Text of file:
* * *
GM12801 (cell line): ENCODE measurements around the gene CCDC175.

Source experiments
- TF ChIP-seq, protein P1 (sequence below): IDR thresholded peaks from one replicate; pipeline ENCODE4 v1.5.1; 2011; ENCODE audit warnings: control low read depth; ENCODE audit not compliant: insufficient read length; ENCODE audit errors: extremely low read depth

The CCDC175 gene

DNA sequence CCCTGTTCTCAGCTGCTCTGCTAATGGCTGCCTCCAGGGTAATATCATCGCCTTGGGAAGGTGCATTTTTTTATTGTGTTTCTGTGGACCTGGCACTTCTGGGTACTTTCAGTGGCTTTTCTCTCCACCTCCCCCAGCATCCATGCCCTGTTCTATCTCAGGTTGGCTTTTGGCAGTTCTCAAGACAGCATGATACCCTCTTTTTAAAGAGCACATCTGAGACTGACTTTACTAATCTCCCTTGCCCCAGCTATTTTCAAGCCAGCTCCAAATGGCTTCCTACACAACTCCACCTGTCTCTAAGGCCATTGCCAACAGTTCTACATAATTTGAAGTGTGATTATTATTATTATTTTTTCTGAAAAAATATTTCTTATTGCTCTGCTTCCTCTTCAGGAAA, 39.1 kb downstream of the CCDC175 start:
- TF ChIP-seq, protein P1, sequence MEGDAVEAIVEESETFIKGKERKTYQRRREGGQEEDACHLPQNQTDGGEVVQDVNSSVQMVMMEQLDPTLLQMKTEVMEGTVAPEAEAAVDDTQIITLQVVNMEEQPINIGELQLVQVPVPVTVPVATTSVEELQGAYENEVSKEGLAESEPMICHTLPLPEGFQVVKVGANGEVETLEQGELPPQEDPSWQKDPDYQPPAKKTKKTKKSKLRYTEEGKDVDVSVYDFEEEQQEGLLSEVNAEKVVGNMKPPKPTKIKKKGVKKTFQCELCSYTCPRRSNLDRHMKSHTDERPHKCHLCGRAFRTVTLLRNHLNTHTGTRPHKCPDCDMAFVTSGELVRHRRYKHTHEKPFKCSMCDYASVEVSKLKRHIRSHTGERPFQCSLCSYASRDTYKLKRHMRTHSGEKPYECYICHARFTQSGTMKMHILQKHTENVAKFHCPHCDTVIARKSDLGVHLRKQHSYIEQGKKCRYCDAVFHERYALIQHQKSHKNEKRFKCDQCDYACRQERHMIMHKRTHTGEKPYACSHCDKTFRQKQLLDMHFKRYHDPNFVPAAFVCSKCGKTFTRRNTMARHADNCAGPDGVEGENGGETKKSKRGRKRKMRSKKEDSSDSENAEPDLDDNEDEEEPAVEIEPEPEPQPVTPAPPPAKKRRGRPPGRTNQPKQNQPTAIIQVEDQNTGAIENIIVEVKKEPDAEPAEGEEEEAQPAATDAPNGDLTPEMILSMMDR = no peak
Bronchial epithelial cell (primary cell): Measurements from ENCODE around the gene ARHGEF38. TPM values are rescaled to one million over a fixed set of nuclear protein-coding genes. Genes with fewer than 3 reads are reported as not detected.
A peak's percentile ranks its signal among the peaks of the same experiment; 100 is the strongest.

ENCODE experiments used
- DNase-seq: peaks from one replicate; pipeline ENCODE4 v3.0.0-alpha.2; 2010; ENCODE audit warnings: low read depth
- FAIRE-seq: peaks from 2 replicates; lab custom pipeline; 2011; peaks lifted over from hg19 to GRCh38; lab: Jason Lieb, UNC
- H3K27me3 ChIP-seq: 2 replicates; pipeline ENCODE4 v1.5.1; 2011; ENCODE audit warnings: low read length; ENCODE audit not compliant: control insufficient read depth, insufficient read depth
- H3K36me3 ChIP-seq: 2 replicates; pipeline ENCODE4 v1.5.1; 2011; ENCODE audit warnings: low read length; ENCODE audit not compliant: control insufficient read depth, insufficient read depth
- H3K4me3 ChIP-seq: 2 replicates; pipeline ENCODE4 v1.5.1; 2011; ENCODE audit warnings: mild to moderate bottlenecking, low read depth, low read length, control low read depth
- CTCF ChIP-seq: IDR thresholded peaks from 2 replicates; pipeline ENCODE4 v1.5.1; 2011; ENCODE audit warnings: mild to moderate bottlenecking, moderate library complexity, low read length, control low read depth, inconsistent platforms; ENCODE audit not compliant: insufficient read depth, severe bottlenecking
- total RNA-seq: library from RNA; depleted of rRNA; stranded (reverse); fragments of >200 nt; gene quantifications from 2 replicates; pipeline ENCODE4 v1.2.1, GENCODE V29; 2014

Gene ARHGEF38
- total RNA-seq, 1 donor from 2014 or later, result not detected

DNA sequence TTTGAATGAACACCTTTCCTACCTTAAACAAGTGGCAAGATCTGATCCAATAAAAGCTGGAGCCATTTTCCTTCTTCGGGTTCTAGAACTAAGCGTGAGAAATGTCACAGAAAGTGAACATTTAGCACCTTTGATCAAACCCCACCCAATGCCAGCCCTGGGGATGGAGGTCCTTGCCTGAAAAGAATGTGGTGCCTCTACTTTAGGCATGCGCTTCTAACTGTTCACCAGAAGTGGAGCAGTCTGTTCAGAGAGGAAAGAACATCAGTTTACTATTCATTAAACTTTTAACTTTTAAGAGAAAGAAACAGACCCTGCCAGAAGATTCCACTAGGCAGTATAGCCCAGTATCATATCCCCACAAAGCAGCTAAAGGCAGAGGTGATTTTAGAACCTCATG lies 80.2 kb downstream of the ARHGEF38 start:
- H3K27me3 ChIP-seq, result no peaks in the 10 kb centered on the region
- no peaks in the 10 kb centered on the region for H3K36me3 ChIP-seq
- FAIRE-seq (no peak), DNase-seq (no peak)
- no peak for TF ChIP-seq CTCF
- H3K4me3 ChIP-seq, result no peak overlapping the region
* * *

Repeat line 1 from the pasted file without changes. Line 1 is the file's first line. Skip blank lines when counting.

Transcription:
GM12801 (cell line): ENCODE measurements around the gene CCDC175.